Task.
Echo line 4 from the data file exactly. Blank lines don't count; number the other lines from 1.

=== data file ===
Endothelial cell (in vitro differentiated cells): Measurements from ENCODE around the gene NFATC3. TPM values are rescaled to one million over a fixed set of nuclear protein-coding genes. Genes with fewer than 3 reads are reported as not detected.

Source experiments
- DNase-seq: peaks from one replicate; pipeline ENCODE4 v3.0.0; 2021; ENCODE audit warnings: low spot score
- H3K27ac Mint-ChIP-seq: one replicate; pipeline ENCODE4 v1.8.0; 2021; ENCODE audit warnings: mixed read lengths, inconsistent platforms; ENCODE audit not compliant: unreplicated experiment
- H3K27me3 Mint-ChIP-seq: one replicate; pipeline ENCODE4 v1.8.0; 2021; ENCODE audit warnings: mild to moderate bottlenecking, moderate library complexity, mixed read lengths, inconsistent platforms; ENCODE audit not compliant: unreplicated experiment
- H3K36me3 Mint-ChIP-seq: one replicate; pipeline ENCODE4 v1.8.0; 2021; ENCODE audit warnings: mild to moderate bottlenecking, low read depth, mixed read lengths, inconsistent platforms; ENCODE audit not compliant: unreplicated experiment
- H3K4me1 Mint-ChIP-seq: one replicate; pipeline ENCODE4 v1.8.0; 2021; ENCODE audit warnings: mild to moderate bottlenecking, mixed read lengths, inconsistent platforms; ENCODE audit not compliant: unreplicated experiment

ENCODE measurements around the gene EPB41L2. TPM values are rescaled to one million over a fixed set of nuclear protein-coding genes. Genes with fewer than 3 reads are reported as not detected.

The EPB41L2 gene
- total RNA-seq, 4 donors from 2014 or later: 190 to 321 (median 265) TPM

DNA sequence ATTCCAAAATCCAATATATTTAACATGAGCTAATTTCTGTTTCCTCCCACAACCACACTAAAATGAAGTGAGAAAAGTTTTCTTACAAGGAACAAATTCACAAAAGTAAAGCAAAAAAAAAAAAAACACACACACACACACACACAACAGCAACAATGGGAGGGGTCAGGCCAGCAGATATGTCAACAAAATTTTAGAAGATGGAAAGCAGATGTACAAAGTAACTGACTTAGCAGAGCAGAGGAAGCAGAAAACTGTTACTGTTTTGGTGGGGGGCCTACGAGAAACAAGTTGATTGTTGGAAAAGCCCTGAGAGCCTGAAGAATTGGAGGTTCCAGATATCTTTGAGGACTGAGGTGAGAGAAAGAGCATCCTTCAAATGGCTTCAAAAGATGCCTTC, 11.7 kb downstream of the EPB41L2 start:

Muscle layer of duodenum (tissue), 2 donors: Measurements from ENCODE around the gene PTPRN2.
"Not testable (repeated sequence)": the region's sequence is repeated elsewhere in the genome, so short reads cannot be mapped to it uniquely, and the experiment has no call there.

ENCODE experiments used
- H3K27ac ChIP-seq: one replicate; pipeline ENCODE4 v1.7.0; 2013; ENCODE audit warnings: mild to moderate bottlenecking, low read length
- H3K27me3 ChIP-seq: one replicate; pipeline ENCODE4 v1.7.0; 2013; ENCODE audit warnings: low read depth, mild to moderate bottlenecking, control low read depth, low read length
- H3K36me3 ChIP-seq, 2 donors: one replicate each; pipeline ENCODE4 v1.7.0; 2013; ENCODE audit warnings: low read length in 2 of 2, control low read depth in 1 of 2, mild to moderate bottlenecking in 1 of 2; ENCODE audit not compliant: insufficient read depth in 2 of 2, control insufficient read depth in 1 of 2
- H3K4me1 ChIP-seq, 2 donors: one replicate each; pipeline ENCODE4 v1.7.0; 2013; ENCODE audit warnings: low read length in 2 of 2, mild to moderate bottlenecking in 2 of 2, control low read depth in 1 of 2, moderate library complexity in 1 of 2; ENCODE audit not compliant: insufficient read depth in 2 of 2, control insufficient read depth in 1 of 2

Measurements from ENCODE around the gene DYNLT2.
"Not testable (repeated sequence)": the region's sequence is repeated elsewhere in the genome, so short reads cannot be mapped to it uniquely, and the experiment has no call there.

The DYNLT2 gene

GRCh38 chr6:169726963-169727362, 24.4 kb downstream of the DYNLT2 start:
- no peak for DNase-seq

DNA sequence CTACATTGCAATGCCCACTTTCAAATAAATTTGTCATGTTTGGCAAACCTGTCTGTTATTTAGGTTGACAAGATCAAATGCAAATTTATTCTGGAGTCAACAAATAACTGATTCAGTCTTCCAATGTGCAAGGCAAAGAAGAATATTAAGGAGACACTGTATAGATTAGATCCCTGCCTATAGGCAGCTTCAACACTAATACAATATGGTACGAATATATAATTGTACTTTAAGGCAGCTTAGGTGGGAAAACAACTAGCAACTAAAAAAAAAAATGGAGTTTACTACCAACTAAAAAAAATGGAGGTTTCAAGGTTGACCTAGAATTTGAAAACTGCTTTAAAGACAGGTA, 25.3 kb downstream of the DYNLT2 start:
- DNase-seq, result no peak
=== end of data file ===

- H3K27ac Mint-ChIP-seq: one replicate; pipeline ENCODE4 v1.8.0; 2021; ENCODE audit warnings: mixed read lengths, inconsistent platforms; ENCODE audit not compliant: unreplicated experiment